"We do not support the death penalty in Australia and my Government has consistently argued when Australians have faced the death penalty overseas for that penalty not to be applied.

"But what other countries do is ultimately a matter for those other countries, and particularly when people are under sentence of death for murdering Australians.

"I find it impossible myself, as an Australian, as Prime Minister, as an individual, to argue that those executions should not take place when they have murdered my fellow countrymen and women."

The Australian government's policy in recent years has been to claim that in principle it is 'universally and consistently' opposed to the death penalty, but in practice to argue only that Australian citizens should be spared the punishment.

In 2003 the Prime Minister told an interviewer that "everybody" would welcome the execution of Osama Bin Laden. More recently he expressed his satisfaction at the hanging of Saddam Hussein in Iraq and said the Australian government has no objections to the execution of the three Bali bombers.

Labor leader's reaction
Mr Rudd quickly attempted to neutralise reaction to his spokesman's comments, saying he would not use Australian diplomats to argue for clemency for terrorists and criticising the timing of the speech.

"I believe that the speech delivered last night was insensitive in terms of its timing," Mr Rudd said.

"I've indicated that to Mr McClelland this morning and he concurs with that judgement.

"When it comes to the question of the death penalty, no diplomatic intervention will ever be made by any government that I lead in support of any individual terrorist life."

He said he would only intervene on behalf of Australians facing execution overseas.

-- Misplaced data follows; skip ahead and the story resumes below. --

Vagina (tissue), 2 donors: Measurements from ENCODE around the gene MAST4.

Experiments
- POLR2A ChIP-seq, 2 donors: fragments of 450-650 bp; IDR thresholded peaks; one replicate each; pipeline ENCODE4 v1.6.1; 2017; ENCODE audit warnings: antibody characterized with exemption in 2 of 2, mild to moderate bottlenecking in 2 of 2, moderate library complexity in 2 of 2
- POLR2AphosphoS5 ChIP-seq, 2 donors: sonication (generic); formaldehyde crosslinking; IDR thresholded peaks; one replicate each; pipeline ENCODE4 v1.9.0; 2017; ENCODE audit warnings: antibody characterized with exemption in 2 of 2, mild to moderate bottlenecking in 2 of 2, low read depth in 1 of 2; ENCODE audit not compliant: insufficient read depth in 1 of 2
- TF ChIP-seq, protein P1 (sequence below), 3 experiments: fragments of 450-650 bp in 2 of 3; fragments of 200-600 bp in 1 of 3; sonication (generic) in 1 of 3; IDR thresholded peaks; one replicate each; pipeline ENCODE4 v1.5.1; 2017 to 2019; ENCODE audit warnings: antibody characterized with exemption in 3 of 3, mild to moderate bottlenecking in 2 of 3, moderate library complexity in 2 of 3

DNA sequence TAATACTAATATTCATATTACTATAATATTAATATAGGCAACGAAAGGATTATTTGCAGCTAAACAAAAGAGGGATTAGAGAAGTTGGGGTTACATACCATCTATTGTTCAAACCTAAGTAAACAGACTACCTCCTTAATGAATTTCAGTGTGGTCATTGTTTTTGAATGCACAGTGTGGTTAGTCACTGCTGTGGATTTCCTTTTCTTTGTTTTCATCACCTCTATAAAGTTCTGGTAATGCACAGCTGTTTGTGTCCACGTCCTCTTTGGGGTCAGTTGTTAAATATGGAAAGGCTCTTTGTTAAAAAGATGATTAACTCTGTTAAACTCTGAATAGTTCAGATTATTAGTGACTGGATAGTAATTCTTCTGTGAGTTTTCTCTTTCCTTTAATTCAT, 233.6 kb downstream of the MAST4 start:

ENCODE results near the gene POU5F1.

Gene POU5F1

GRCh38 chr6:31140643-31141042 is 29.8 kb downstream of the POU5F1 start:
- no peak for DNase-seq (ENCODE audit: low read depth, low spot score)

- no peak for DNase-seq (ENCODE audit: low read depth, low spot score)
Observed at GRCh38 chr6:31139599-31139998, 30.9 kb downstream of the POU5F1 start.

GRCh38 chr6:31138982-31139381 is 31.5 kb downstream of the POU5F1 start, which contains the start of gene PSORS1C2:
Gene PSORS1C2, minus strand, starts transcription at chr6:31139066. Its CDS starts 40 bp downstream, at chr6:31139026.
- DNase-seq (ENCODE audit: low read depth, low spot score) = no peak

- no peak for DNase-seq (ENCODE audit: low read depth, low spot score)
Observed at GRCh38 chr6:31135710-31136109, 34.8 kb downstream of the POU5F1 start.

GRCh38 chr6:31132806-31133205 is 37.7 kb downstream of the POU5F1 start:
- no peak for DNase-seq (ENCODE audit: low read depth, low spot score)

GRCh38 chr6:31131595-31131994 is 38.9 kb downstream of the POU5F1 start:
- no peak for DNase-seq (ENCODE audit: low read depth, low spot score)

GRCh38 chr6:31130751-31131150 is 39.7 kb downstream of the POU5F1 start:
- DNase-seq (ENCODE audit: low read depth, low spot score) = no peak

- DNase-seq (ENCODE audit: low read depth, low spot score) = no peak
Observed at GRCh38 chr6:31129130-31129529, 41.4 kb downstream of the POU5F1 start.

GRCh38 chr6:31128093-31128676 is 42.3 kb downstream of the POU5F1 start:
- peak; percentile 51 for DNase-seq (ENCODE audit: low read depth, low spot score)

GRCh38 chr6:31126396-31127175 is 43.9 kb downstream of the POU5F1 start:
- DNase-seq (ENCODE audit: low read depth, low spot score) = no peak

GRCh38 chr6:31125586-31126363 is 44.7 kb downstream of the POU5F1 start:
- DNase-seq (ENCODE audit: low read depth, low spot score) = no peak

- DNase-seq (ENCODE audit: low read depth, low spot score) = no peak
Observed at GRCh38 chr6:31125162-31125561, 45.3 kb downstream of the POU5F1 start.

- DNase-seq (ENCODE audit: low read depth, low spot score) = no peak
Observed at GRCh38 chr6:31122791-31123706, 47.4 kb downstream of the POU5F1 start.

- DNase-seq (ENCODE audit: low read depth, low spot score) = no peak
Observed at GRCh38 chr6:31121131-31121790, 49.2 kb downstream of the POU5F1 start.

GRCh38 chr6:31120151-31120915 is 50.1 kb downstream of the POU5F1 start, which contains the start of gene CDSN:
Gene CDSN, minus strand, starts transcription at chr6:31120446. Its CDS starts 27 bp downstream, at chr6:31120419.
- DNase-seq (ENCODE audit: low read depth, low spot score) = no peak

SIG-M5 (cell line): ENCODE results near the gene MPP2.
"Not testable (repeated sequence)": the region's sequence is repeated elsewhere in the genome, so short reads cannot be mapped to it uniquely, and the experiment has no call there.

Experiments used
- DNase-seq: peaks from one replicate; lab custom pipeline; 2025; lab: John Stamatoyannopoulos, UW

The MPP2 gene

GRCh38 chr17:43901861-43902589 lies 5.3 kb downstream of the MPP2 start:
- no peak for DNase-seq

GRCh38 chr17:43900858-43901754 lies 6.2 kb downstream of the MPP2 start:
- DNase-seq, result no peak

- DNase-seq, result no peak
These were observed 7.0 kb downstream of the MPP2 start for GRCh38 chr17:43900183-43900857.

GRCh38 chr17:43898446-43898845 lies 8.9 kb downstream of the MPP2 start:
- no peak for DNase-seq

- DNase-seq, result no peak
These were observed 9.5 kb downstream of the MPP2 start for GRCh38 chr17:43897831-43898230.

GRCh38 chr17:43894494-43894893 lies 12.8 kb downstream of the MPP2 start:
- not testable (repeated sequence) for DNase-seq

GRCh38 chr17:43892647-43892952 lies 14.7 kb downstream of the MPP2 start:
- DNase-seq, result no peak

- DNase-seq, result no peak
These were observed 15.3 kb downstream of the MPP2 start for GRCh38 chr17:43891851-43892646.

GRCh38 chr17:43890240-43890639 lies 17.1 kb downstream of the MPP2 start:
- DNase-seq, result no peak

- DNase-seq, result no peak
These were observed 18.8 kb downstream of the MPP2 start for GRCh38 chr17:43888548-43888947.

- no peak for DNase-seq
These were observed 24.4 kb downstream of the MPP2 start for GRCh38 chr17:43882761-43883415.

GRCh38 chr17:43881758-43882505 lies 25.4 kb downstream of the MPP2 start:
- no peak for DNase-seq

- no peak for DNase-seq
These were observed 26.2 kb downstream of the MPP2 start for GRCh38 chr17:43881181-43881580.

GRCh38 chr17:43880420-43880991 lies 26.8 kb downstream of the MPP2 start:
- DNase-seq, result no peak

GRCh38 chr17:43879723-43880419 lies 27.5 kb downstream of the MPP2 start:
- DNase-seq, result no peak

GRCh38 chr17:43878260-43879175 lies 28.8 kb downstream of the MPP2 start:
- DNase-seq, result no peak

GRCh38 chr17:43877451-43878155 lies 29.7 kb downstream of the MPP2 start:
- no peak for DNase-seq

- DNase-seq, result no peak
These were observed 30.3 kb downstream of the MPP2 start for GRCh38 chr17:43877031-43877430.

"We have only indicated in the past, and will maintain a policy in the future, of intervening diplomatically in support of Australian nationals who face capital sentences abroad."

Any campaigning against the death penalty would only be undertaken at the international level.

"On the wider question of the death penalty, the Liberal Party's policy, like Labor's policy, is identical, and that is our global opposition to the death penalty.

"In terms of the prosecution of that matter, that is best done multilaterally through the United Nations."

He did, however, later suggest that in order to build up a consensus against the death penalty over time he would "seek to engage regional states and other states in support of that proposition".

Past calls
In August 2006, the Labor party's shadow Attorney-General Nicola Roxon MP said Australia should take stronger action against the death penalty.

She said in a statement that Australia should "advocate more strongly" for its neighbours and allies to abolish the death penalty, and any method of execution was "inhumane, no matter what the crime".

"Australia needs to use its position internationally and in the region to abolish the death penalty universally," Ms Roxon said.

On 3 December 2005, the day after Van Tuong Nguyen was hanged, then shadow foreign minister Mr Rudd said there was "a lot that Australia can do" to help abolish the death penalty worldwide.

He said Australia should "get behind" European efforts in the United Nations "to put in every effort to abolish this form of punishment, once and for all, throughout the world, and for all time".

He also called for consistent opposition to the death penalty.

"It is important that our policy is consistent. Labor policy, like the Liberal policy, worldwide, is opposed to the death penalty.

"And whether we are talking about individuals in Iraq or Indonesia or elsewhere, our policy has to be consistent."

Related stories:
Australia: Rudd would oppose death penalty -- 24 June, 2007
Australia 'should act against death penalty' -- 03 August, 2006